By now you’ve probably read about the latest railway disaster involving crude oil transported out of the Bakken. A train carrying more than 100 tankers of crude oil derailed during a snowstorm in southern West Virginia on Monday, sending at least one tanker into the Kanawha River, igniting at least 14 tankers in all and sparking a house fire.
A local resident described the explosion as being “like an atomic bomb went off.” Explosions sent a fireball at least 300 feet into the air.
It’s yet another in a series of spectacular railway disasters involving the transport of Bakken oil: the explosion of train in Lynchburg, Virginia last April that spilled flaming oil into the James River; a spectacular explosion of a train in Casselton, North Dakota in December, 2013 that spilled 400,000 gallons of oil; a massive explosion in Lac-Mégantic, Ontario in July, 2013 that killed 47 people and wiped out much of the town.
These disasters have led to calls for increased train safety. Last March the US Department of Transportation Safety and the Association of American Railroads announced plans to phase out older, unsafe rail cars and reduce speeds through populated areas.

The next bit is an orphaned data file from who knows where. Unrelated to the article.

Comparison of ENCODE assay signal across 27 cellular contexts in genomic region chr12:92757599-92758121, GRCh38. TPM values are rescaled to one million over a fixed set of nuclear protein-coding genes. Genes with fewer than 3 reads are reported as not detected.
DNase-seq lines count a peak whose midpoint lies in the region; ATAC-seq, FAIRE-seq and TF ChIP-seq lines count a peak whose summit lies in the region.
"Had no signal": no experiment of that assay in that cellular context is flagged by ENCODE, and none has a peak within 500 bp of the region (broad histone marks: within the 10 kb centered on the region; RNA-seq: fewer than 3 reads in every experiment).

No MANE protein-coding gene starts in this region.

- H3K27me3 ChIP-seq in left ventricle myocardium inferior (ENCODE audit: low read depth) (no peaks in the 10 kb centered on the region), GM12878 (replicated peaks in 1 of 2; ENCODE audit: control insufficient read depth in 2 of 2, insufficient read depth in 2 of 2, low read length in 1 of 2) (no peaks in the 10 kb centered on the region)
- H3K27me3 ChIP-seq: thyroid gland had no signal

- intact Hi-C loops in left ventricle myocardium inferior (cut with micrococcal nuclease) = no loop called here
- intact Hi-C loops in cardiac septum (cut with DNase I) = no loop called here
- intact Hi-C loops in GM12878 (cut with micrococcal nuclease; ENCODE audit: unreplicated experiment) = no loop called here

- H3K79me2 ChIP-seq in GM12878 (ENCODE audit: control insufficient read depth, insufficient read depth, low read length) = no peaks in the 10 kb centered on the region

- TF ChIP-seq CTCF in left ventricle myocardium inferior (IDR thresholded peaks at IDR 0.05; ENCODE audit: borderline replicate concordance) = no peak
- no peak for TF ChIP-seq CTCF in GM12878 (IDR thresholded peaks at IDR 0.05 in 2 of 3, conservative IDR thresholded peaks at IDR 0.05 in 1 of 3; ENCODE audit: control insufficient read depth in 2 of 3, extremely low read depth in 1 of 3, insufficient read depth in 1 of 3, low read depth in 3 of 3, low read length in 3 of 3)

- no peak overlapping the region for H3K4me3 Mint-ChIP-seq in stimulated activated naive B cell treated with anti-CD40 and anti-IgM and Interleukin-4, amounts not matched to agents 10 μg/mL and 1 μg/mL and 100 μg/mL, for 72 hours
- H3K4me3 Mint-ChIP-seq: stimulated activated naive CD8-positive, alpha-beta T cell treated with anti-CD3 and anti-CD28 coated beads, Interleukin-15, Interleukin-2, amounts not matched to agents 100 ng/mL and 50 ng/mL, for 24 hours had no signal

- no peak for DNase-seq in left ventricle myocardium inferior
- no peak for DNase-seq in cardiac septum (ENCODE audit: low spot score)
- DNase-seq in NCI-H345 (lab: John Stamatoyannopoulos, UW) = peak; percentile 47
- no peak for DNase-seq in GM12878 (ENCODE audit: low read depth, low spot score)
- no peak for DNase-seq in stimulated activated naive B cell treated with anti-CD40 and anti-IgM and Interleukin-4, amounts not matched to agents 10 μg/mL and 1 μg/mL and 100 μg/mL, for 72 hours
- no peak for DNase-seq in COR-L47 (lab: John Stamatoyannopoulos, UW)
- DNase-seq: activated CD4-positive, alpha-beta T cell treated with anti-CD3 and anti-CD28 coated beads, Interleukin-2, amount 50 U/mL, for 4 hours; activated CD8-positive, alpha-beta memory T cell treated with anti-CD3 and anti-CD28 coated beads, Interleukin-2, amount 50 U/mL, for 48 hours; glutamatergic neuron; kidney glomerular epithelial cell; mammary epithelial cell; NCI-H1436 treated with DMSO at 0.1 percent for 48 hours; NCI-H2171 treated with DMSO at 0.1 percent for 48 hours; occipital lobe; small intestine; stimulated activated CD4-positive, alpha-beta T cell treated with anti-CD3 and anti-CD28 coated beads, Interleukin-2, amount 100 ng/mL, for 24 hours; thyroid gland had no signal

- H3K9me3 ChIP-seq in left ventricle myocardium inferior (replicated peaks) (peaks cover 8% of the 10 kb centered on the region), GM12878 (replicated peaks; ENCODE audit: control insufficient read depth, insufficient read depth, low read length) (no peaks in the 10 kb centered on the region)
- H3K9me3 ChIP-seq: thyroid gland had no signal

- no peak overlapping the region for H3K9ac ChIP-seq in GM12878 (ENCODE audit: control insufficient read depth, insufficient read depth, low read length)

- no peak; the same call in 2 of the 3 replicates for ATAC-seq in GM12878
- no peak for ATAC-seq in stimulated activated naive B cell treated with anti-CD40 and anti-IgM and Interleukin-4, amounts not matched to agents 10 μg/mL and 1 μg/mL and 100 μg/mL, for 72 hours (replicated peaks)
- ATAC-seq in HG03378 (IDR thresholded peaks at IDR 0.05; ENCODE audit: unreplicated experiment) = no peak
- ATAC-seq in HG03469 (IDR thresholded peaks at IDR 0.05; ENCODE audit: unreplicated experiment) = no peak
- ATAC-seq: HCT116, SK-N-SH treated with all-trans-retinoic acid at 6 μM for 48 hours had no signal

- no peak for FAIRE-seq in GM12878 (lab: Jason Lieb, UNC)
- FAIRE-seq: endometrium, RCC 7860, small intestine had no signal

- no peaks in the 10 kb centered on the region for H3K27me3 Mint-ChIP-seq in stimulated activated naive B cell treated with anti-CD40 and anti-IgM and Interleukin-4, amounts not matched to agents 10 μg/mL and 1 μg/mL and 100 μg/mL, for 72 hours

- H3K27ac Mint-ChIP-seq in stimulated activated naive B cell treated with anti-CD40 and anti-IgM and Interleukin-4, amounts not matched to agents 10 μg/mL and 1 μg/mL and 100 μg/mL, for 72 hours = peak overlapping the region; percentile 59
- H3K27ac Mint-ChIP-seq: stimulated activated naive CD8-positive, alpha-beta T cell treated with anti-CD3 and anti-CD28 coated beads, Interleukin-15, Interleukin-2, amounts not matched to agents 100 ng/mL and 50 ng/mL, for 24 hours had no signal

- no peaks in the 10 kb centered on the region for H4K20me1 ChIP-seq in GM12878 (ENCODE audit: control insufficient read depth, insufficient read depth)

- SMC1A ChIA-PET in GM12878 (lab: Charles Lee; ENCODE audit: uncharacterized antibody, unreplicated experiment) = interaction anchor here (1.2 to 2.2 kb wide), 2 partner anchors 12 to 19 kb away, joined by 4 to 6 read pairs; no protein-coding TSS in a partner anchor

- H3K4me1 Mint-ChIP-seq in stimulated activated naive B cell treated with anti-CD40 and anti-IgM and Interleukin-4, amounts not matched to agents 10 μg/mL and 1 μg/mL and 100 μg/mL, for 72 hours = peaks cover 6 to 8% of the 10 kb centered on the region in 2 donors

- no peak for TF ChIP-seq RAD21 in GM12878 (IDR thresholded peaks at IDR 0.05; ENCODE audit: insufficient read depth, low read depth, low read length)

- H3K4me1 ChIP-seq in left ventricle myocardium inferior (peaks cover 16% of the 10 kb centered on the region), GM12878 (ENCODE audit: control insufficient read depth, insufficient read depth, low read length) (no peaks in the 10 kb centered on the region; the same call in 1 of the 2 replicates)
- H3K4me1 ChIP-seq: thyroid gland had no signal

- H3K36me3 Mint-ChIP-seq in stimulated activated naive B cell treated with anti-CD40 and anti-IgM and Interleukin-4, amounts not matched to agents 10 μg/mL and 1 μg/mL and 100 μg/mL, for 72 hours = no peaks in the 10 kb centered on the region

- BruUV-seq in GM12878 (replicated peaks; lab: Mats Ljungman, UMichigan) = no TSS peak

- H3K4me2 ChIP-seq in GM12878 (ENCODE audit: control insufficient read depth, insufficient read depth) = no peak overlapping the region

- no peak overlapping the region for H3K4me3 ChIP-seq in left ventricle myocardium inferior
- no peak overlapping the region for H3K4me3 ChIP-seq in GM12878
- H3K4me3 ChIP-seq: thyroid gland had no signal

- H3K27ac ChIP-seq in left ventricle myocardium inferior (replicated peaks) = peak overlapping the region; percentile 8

And Bakken oil, because it is “lighter”, turns out to be be much more volatile than oil from other regions, and more dangerous to transport.
Last night Rachel Maddow did a particularly good job of describing how North Dakota, while it has taken steps to make oil safer to transport, still does not meet standards for removing volatile compounds from oil before shipping that have been adopted in other states, notably Texas.
The segment is lengthy, about 20 minutes, but worth a watch. She reports in detail about the history of these disasters, about how slow North Dakota has been to put safeguards in place — new standards don’t even go into effect until next April — and how the standards are not enough to protect us from these disasters.
If you click on the graphic below, which shows the exponential increase in rail shipments of oil over the last seven years, you’ll be taken to the MSNBC page that contains the segment:
Related: Other posts on this site related to railway safety.